View Full Version : Wood Burning Stove Techniques

01-12-2014, 09:51 AM
I was at my in-laws on a cold morning and they heat primarily with a wood stove and he was busy so I figured I would stoke the stove and that got me thinking about proper technique and I found this.


Do you think these techniques would apply to stick burning cookers?

01-12-2014, 10:01 AM
DON'T use softwoods and DON'T stuff a firebox like that. I don't know if the North/South and East/West thing makes a difference. I would say a lot of that info wouldn't hold true for a smoker.

01-12-2014, 10:16 AM
I should have said I was most interested in discussing the north/south east/west technique and if that would apply to stick burning cookers or not.

01-12-2014, 10:23 AM
I've lit smaller pot belly wood stoves and some larger ones

Airflow is impt.

Stacking them is nice but once hot it dont matter.

Hardwoods nice a seasoned will burn best everything else will build up in your exhaust and make more headaches for maintaining the unit - in a home ok, up in the hills its you and your buddies mainly.

And I do the n/s/e/w in my stick burner for airflow when I can, if the fire dying down I add coals and restock if its cooking im feeding the footprint

01-12-2014, 10:30 AM
If you stuff a firebox, you are not running a fire at its hottest because you are limiting air flow, thus the fire isn't going to be as clean. When running a stickburner you want to make sure you have clean burning fire or you will taste bitter smoke on your meats.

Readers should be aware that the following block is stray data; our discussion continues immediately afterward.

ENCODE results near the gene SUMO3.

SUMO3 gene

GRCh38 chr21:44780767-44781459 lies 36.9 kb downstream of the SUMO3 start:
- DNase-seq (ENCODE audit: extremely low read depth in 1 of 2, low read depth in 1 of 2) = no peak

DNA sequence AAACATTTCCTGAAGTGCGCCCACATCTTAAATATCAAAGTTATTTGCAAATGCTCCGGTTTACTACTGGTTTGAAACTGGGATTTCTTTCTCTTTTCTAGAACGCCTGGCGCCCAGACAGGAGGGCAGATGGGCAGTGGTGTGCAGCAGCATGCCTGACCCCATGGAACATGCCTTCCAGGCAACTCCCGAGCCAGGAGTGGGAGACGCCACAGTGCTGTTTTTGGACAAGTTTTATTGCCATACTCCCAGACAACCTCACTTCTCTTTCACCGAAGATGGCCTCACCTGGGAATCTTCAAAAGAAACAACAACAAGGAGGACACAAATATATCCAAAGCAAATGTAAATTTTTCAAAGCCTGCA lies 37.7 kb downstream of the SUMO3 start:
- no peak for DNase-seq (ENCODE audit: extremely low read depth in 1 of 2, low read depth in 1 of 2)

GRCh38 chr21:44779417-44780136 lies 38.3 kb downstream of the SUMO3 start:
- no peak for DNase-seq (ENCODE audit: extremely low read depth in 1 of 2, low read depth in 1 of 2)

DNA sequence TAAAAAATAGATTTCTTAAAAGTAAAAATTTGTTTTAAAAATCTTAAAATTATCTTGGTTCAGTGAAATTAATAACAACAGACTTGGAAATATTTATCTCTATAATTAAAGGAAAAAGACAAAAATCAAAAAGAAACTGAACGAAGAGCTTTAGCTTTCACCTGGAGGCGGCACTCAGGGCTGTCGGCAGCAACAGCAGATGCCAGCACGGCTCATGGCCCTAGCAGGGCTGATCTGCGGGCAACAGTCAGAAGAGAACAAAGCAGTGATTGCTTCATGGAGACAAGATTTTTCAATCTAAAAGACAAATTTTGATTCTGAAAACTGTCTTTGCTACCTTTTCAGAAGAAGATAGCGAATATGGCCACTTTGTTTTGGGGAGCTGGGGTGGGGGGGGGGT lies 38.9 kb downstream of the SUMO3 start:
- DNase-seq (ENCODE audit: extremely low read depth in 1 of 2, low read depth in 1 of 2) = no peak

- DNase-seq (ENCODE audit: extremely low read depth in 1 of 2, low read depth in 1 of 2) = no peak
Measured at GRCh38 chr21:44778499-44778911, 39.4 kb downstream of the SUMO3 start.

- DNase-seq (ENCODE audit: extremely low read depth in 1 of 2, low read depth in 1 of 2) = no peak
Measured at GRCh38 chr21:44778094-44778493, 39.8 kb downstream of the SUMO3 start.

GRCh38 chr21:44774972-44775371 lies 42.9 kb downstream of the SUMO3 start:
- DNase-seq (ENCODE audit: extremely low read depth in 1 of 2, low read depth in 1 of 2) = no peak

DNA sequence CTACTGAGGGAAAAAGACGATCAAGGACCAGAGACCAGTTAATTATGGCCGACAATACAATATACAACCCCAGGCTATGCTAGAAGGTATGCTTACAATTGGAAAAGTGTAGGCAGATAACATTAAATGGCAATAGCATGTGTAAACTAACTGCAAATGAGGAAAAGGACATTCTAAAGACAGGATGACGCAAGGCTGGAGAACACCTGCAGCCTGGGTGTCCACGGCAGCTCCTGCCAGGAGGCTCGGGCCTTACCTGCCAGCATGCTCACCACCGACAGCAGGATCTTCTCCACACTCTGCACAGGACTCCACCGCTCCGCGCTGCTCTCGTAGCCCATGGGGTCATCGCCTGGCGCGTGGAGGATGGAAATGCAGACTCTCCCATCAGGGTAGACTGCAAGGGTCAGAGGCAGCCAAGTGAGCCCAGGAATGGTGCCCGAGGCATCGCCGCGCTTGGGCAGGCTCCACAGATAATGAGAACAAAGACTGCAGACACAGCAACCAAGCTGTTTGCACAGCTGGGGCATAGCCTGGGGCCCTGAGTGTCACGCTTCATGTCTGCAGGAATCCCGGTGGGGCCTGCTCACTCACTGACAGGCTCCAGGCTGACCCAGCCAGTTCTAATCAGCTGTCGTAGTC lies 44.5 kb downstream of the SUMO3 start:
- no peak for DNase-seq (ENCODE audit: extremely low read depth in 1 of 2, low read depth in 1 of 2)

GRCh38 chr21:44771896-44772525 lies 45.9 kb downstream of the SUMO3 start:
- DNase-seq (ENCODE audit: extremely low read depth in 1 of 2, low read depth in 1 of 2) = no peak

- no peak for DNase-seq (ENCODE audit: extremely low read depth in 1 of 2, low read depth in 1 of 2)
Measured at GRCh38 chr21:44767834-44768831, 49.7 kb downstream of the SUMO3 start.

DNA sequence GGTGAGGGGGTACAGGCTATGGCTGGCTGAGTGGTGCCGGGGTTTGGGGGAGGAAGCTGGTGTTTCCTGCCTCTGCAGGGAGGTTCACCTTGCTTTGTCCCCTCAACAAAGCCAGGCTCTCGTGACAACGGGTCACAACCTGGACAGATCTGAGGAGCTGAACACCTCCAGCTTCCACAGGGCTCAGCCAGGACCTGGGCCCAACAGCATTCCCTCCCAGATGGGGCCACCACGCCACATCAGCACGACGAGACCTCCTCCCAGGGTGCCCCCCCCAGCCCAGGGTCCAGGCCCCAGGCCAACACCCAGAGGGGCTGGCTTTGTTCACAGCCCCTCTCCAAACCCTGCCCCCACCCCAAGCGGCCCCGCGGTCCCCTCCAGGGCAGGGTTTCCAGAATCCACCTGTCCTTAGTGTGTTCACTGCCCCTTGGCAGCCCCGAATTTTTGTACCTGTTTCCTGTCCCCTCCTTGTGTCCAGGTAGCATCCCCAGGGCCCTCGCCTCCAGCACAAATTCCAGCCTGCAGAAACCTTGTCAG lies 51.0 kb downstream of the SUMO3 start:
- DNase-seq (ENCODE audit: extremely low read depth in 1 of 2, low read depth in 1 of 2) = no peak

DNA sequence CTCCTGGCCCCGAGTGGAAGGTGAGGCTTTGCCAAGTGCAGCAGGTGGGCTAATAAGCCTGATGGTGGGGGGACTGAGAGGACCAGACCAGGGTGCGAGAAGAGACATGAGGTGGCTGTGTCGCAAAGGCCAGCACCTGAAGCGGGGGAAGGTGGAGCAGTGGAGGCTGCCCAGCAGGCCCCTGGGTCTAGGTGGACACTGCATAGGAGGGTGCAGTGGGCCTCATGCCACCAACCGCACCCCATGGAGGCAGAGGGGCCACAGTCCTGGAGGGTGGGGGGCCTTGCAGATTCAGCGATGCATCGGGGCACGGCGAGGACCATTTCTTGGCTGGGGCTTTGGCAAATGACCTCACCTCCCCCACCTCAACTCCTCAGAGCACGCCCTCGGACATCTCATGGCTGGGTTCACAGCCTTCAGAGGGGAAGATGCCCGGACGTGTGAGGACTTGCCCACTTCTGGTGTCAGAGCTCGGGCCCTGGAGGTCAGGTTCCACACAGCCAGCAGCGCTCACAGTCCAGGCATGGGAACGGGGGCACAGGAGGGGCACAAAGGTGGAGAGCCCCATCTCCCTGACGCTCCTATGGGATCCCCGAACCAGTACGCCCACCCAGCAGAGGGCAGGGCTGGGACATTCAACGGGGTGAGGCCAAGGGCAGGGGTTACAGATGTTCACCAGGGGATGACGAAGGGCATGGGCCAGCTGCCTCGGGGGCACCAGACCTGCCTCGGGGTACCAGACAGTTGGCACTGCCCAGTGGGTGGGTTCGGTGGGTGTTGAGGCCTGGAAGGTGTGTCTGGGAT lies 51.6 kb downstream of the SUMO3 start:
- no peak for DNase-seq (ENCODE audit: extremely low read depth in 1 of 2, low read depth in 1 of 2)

That being said, wood burning stoves are not using smoke to cook/flavor ingredients. They use the fire to get area's on the stove hot for cooking/heating. You can extend the duration of fires by packing in a bunch of wood(fuel) and limiting the airflow to it. This will lead to a dirty burning fire. But since the smoke bypasses the cooking area and piped out of the house via chimney, they don't need to worry about how clean the fire burns.

When packing a firebox east-west orientation limits the airflow between the logs where the north-south orientation gets more airflow between the logs. You will find that the north-south orientation will get hotter than the east-west (provided the intake vents are on the north or south side of the firebox)

Once again, I would never stuff a stickburner full of splits to try to extend the length of time a log will burn. You want to keep as much airflow as possible to get the hottest fire possible and control your temperatures by limiting the amount of fuel you have in your firebox at 1 time. A clean hot burn produces the best tasting food over a dirty burning colder fire.